Child Protection (Child Sex Offender Register) Bill - First reading

Speeches
Wednesday, September 16, 2015

STUART SMITH: The Child Protection (Child Sex Offender Register) Bill—it is really all in the name, and particularly in the first two words. It is about child protection.

I have heard a few of the speakers throughout the night lament that it is not a silver bullet, but, unfortunately, there is no silver bullet with offending of any kind and particularly with a complex offending like child sex offending. There are many reasons why people offend and it is a very difficult issue to deal with.

Over several years the Government agencies have been increasingly aware of a lack of coordinated information about known child sex offenders in the community. It is interesting, today, that the Productivity Commission has just published a report on social services, and one of the major findings in that report is that it identified that siloing of information amongst Government departments and agencies is a major problem. I think that this bill seeks, in some way, to go towards fixing that particular problem in this area.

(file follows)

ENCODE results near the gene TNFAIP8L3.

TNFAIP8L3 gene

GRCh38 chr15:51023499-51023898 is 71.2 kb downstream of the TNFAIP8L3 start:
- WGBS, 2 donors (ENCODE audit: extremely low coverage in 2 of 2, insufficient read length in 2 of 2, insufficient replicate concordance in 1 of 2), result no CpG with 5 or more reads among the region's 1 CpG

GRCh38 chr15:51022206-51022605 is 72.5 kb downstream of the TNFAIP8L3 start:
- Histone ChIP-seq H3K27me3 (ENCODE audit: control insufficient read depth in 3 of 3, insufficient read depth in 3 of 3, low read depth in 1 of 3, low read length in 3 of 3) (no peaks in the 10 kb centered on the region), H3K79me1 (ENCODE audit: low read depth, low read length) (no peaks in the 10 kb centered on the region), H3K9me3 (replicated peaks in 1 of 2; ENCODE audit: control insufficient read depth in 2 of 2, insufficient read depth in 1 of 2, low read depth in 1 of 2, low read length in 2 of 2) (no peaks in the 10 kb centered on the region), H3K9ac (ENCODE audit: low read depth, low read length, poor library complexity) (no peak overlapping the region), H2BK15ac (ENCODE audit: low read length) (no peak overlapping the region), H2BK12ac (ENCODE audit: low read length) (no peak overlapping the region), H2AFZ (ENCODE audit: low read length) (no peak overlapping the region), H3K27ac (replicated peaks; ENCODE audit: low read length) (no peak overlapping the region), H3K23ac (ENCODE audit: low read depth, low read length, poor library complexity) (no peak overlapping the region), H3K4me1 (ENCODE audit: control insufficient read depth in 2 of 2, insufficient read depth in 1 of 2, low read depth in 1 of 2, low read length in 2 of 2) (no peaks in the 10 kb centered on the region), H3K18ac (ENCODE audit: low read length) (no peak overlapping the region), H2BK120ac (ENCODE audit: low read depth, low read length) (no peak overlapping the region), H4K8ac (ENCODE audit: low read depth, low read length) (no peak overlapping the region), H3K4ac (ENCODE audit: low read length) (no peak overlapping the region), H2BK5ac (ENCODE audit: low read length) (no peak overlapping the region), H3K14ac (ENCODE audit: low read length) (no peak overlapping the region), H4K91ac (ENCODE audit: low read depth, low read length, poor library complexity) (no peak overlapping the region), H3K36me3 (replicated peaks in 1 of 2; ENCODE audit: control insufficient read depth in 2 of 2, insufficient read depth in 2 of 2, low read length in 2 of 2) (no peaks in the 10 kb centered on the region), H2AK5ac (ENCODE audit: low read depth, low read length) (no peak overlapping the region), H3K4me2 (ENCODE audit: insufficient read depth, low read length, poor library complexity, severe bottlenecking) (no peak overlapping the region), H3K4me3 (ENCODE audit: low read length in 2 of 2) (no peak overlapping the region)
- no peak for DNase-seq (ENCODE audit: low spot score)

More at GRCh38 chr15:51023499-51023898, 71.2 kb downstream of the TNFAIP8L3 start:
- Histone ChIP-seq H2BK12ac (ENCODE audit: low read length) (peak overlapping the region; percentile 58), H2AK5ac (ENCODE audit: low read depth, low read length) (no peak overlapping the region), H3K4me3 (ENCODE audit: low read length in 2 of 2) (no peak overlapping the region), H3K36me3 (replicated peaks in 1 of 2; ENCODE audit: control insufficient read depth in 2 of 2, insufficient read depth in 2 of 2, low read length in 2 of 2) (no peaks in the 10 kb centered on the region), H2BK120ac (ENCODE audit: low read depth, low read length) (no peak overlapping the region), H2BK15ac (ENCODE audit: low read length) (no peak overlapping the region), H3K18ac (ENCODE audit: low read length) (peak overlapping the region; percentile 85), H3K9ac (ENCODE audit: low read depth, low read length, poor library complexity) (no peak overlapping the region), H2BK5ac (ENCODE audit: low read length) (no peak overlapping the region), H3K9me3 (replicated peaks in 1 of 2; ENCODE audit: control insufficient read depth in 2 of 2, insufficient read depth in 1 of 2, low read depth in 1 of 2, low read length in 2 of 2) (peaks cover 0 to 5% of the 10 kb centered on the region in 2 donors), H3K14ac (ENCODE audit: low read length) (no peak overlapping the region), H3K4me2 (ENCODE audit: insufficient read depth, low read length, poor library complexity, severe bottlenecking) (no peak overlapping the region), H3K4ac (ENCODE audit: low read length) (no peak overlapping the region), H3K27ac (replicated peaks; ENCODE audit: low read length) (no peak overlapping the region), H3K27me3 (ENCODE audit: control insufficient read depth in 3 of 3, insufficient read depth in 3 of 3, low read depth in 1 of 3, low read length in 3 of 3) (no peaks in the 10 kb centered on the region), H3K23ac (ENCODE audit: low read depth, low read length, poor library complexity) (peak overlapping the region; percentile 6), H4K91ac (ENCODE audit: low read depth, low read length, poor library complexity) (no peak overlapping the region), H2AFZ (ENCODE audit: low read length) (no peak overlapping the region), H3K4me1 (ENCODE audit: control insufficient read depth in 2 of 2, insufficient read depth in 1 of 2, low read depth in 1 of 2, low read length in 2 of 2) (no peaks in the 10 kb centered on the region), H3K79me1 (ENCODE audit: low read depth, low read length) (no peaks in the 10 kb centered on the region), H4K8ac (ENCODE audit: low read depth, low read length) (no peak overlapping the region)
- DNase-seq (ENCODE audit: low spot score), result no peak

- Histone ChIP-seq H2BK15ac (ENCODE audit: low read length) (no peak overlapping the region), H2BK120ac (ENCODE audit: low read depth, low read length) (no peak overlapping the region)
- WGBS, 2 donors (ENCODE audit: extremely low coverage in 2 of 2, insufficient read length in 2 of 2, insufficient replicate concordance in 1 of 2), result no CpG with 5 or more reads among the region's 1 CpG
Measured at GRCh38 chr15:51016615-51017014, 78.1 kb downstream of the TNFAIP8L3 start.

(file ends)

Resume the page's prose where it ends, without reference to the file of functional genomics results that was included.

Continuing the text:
Ever since the Privacy Act came in we seem to have got ourselves so fearful. We are tangled up in red tape around privacy that good sense has gone out the window. When one Government department holds information, that is really the key to unlocking some potential actions that can save issues in other areas. We are sitting on that information and not sharing it. This bill is absolutely about unlocking that and cutting through the red tape to allow the sensible management of people in this area.